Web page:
holding that, while non-incarcerated pro se litigants must strictly comply with the summary judgment rules, "courts should construe liberally motion papers and pleadings filed by pro se inmates and should avoid applying summary judgment rules strictly"Summary of this case from Morrison v. Rochlin
Argued and Submitted April 7, 2010.
Filed July 16, 2010.
Jeremy Maltby and Jonathan Wells Monson (argued), O'Melveny Myers, LLP, Los Angeles, CA; Rebecca S. Hekman (argued), UCLA School of Law Ninth Circuit Clinic, Los Angeles, CA, for the plaintiff-appellant.
Edmund G. Brown, Jr., Rochelle C. East, Thomas S. Patterson, Neah Huynh (argued), Office of the California Attorney General, San Francisco, CA, for the defendants-appellees.
Appeal from the United States District Court for the Northern District of California, Maxine M. Chesney, Senior United States District Judge, Presiding. D.C. No. 3:06-cv-03581-MMC.
Otis Thomas brought this suit seeking to establish that prison officials (individually and collectively "prison officials") violated his Eighth Amendment rights by denying him outdoor exercise for 13 months and 25 days while he was in a maximum security housing unit. The prison officials conditioned Thomas's access to outdoor exercise upon his signing a "pledge form" promising that he would not engage in violence while participating in prison programs. Thomas signed contemporaneous interview forms promising to "program non-violently" but refused to sign the pledge form itself. The prison officials insisted that only the pledge form would do and continued to refuse to allow him any opportunity to exercise until he signed the form.
The district court granted summary judgment for the prison officials on Thomas's 42 U.S.C. § 1983 claim. It concluded that the denial of out-of-cell exercise for such an extended period of time was "sufficiently serious" to constitute a valid Eighth Amendment claim, but held that Thomas failed to demonstrate that there was a genuine issue of material fact as to whether the prison officials had acted with "deliberate indifference." First, it concluded that Thomas had failed to show that the prison officials believed that the risk of harm to Thomas's health was other than "insubstantial or nonexistent." Second, it concluded that there was insufficient evidence to establish that the prison officials acted unreasonably. The district court concluded that the prison officials' deprivation of Thomas's right to exercise was reasonable because of Thomas's disciplinary history and the "genuine emergency" at the prison, and because Thomas had the opportunity to sign the pledge form at any time, and upon signing would have been permitted to exercise out-of-cell.
We agree with the district court's conclusion that the prison officials' denial of out-of-cell exercise for such an extended period of time was "sufficiently serious" to constitute a valid Eighth Amendment claim, but reject the district court's other rulings. We hold that as a matter of law the serious risk to Thomas's health posed by this extended deprivation of a basic human necessity was "obvious" to the prison officials. We also hold that a material factual issue exists as to whether the prison officials' actions were reasonable, in light of Thomas's limited disciplinary record, the security conditions at the prison for the last 11 of the 14 months that Thomas was deprived of exercise, and the prison officials' willingness to allow Thomas to resume the regular course of exercise upon signing the formal pledge form. We therefore reverse the district court and remand for further proceedings.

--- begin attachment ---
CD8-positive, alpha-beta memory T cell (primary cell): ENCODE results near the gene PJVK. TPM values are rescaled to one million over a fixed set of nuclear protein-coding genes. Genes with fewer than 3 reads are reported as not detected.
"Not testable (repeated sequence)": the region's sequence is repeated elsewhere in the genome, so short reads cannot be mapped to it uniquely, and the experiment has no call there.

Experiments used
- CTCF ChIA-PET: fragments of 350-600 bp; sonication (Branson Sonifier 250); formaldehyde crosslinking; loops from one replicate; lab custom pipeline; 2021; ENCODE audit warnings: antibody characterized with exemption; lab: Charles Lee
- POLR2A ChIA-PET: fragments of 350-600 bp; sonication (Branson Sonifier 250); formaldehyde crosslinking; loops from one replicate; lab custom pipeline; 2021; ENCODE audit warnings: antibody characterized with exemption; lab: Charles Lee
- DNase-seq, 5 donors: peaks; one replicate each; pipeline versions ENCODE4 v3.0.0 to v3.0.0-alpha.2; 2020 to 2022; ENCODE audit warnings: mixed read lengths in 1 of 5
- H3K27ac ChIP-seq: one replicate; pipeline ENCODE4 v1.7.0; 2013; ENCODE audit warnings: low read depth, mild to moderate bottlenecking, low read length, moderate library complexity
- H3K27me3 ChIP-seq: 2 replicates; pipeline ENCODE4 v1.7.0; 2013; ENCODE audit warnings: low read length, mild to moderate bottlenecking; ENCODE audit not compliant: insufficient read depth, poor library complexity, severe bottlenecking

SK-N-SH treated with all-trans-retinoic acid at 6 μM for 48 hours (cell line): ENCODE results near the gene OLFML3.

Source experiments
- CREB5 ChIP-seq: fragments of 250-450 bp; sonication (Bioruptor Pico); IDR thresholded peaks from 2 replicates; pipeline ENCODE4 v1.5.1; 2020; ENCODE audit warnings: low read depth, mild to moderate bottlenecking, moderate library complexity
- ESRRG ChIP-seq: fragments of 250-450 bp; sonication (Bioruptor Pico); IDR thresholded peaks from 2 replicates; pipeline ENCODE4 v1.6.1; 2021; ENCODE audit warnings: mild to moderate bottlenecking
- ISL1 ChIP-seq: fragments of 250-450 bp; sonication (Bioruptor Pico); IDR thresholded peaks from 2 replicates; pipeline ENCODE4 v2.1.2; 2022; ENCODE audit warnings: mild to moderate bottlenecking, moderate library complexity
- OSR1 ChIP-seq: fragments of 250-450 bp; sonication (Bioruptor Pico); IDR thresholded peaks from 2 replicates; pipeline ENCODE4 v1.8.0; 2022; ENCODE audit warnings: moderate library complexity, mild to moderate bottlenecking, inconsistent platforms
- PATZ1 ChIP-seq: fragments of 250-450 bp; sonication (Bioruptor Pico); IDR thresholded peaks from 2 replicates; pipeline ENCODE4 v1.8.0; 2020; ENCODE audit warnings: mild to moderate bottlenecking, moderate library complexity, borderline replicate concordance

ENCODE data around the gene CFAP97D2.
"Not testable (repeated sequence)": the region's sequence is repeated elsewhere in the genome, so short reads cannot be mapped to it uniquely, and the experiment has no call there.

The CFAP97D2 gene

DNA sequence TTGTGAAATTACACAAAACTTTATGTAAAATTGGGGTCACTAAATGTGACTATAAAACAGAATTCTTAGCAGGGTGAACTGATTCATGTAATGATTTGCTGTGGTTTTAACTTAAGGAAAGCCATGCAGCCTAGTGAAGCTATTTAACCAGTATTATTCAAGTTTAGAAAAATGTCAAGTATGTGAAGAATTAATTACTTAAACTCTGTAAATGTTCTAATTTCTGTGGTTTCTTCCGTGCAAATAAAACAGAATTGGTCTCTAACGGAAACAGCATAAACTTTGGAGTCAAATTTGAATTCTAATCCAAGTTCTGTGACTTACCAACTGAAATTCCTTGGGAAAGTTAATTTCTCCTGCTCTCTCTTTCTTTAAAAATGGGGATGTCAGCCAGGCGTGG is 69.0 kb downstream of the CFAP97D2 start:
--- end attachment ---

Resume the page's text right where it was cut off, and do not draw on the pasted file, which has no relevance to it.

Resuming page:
A. FACTUAL BACKGROUND
Otis Thomas ("Thomas") was a prisoner housed in Facility C at the Salinas Valley State Prison ("SVSP") in 2005-06. Facility C is a level IV maximum security housing unit with the SVSP. Inmates are housed in Facility C for a variety of reasons, including "a history of assaultive behavior and disciplinary actions, gang-related convictions, and lengthy or life sentences." On July 14, 2005, a Facility C inmate using a homemade knife stabbed and seriously wounded two correctional officers. In response, the prison officials placed the SVSP on lockdown from July 14, 2005 to September 9, 2005. On September 9, 2005, prison officials introduced a "modified program" allowing "non-contact visits only, suspended quarterly packages and curtailed outdoor recreation." Under this modified program, prisoners were deprived of all out-of-cell exercise, fed in their cells, subjected to strip searches, and, on the rare occasions that they were permitted to leave their cells, were escorted in restraints.
Thomas was not involved with this incident, or with any other incident during this time period.
"Lockdown" occurs when prison officials suspend activities and privileges for a portion of the prison's population and "all but essential functions are suspended in those affected housing units or sub-facilities, e.g., yard, canteen draws, religious services, and visiting." 15 Cal. Admin. Code § 3000.
On October 17, 2005, the Captain of Facility C, G. Ponder, sent a memorandum to the Facility C inmates that explained what they would be required to do in order to return from the "modified" program to a "normal" program. The memorandum stated, in relevant part:
I am developing a process to help the facility work towards providing inmates that want to program without violence an opportunity to do so. The choice to program will be in the hands of each individual inmate. The first step in this process will be interviews. The next step will be your commitment to program without violence and verification of this commitment by signing that fact. The next process will involve Correctional Officers identifying inmates that have shown willingness to program and providing a list of those inmates to supervisory staff. Inmates that fail to act in accordance with Departmental rules and Institution procedures will result in housing and program changes. Inmates are advised that their privileges and access to programs will be curtailed until you as an individual successfully comply with this process.